Section 1985(3), Title 42, United States Code provides in relevant part:

  If two or more persons in any State or Territory
  conspire . . . for the purpose of depriving,
  either directly or indirectly, any person or class
  of persons of the equal protection of the laws; or
  for the purpose of preventing or hindering the
  constituted authorities of any State or Territory
  from giving or securing to all persons within such
  State or Territory the equal protection of the
  laws; . . . if one or more persons engaged therein
  do, or cause to be done, any act in furtherance of
  the object of such conspiracy, whereby another is
  injured in his person or property, or deprived of
  having and exercising any right or privilege of a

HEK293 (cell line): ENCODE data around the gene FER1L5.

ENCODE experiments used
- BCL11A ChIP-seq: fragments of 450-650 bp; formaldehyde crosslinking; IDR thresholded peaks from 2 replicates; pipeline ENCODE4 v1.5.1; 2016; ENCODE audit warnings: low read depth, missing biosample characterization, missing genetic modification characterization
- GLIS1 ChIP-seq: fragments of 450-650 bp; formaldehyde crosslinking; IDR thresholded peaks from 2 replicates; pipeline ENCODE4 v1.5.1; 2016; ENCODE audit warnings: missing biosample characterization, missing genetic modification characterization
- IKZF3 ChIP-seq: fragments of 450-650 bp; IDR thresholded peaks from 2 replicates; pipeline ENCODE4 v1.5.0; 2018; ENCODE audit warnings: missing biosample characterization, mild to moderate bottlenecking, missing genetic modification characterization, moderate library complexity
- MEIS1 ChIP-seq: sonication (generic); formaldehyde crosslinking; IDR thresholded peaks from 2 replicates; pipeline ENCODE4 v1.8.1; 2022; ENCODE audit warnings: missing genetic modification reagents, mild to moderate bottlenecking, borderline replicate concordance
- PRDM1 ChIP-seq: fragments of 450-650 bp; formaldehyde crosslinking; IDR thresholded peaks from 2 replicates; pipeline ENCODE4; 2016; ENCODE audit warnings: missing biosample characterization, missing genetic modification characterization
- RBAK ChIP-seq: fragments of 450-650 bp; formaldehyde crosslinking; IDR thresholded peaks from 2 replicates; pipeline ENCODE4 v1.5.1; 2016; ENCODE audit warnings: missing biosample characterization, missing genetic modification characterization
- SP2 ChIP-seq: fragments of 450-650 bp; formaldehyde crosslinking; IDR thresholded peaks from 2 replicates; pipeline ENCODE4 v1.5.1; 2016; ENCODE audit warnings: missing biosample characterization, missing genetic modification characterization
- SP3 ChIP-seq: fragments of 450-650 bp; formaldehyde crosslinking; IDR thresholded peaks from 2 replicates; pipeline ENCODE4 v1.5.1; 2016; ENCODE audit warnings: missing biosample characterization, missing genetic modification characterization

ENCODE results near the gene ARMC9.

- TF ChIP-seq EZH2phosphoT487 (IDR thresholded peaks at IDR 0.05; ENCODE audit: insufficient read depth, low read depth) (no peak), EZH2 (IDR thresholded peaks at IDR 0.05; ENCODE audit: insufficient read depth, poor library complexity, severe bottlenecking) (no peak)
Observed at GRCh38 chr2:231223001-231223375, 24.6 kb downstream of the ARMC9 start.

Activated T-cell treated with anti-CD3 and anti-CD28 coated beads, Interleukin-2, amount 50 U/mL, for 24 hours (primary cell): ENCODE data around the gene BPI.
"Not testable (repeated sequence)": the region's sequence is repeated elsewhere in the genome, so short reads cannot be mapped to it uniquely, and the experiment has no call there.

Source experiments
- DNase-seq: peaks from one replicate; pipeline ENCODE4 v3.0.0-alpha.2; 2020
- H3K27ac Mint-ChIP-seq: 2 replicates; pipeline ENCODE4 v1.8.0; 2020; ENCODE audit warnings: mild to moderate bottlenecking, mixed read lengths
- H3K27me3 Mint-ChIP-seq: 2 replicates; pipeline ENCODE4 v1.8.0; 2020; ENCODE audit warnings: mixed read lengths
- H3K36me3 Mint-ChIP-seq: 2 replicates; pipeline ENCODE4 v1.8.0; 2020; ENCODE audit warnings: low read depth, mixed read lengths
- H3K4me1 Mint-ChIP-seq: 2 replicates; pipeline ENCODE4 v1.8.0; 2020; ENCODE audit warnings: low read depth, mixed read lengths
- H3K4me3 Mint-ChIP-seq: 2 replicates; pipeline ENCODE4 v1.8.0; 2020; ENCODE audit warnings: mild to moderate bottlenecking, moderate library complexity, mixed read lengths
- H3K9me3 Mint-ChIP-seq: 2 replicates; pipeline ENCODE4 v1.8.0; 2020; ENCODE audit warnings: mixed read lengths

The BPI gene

citizen of the United States, the party so injured
  or deprived may have an action for the recovery of
  damages occasioned by such injury or deprivation,
  against any one or more of the conspirators.

A cause of action under § 1985(3) requires a plaintiff to allege (1) a conspiracy; (2) for the purpose of depriving a person or class of persons of the equal protection of the laws or equal privileges and immunities under the laws; (3) an overt act in furtherance of the conspiracy; and (4) an injury to the plaintiff's person or property or a deprivation of a right or privilege of a citizen of the United States. Traggis v. St. Barbara's Greek Orthodox Church, 851 F.2d 584, 586-87 (2d Cir. 1988).